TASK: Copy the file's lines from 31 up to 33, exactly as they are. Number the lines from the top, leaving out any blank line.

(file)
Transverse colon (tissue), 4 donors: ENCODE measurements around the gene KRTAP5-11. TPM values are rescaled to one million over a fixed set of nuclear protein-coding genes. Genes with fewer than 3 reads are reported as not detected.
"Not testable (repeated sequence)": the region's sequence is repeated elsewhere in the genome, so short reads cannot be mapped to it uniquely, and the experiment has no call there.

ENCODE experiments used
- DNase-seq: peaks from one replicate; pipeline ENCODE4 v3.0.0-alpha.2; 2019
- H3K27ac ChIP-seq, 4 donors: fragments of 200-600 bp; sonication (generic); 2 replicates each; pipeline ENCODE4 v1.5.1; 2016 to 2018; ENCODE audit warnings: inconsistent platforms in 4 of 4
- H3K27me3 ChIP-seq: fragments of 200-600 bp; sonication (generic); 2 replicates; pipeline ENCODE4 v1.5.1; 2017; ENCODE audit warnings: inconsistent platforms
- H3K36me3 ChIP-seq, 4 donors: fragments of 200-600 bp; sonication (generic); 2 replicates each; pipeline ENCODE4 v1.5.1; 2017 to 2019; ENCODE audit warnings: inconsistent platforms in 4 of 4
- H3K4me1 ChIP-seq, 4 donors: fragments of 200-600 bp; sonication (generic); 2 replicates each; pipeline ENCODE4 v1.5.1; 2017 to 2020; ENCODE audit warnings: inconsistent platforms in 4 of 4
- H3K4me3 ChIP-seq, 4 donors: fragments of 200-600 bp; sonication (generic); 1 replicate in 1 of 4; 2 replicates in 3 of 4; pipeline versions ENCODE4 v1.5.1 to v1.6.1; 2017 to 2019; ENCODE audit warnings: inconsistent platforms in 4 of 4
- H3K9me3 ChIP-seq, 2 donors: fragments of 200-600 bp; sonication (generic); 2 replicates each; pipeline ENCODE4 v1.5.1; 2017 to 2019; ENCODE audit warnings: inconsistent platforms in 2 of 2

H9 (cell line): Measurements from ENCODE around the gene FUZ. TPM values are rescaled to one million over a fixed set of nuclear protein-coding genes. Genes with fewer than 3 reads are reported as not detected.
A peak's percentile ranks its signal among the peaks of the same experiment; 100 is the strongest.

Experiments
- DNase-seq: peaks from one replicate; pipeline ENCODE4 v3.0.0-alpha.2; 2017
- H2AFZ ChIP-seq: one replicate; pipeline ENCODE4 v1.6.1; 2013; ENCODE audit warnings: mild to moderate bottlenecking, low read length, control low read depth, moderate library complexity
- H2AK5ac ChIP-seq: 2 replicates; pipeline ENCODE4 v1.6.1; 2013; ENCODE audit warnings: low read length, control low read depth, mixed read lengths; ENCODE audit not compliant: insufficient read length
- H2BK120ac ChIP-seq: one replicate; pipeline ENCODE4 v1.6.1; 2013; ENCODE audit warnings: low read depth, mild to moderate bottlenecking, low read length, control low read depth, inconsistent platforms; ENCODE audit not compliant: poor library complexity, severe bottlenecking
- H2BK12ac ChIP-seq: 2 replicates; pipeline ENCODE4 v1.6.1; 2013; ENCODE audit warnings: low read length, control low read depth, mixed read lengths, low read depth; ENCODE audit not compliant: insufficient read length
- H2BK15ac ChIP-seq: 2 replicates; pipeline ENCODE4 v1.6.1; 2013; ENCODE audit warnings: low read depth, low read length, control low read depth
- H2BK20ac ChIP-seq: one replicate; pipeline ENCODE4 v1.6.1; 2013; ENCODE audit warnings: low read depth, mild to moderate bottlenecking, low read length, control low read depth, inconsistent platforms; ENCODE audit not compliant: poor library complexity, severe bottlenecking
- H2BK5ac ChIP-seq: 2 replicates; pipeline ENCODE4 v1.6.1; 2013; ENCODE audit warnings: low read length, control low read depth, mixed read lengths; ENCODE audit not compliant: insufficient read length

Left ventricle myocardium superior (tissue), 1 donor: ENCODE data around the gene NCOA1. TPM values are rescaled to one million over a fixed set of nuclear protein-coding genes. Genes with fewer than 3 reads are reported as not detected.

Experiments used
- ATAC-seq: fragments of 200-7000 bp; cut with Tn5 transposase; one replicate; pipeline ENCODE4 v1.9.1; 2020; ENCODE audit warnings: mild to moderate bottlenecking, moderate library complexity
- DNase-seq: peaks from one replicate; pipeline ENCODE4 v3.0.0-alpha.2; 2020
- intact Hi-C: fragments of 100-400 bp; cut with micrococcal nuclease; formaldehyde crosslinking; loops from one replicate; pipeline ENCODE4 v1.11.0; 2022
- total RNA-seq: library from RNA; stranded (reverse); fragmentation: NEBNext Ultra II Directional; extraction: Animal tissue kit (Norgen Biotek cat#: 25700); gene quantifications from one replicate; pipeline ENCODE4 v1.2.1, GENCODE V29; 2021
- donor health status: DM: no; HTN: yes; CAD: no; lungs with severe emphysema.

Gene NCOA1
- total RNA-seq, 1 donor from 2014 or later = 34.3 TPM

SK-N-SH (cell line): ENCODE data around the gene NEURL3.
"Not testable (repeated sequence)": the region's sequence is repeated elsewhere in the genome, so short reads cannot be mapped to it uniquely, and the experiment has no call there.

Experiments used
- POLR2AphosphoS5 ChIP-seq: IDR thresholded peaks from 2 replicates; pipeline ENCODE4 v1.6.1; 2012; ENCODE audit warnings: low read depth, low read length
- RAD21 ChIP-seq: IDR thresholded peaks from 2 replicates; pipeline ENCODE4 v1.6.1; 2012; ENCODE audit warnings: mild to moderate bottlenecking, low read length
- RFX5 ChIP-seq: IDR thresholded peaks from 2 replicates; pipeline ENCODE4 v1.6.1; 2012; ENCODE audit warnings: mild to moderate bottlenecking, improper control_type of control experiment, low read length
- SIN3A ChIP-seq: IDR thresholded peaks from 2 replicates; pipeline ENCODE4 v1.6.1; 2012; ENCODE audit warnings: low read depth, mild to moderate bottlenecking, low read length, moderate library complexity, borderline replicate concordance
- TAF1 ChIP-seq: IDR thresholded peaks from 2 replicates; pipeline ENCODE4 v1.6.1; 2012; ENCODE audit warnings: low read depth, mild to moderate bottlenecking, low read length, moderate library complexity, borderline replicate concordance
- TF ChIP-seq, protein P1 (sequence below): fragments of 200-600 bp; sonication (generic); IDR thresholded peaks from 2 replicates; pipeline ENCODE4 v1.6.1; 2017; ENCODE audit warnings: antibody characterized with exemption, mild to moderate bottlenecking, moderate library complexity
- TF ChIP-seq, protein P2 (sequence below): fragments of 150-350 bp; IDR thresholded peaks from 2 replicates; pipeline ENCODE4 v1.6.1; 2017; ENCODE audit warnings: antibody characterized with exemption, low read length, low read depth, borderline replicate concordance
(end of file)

SK-N-SH (cell line): ENCODE data around the gene NEURL3.
"Not testable (repeated sequence)": the region's sequence is repeated elsewhere in the genome, so short reads cannot be mapped to it uniquely, and the experiment has no call there.

Experiments used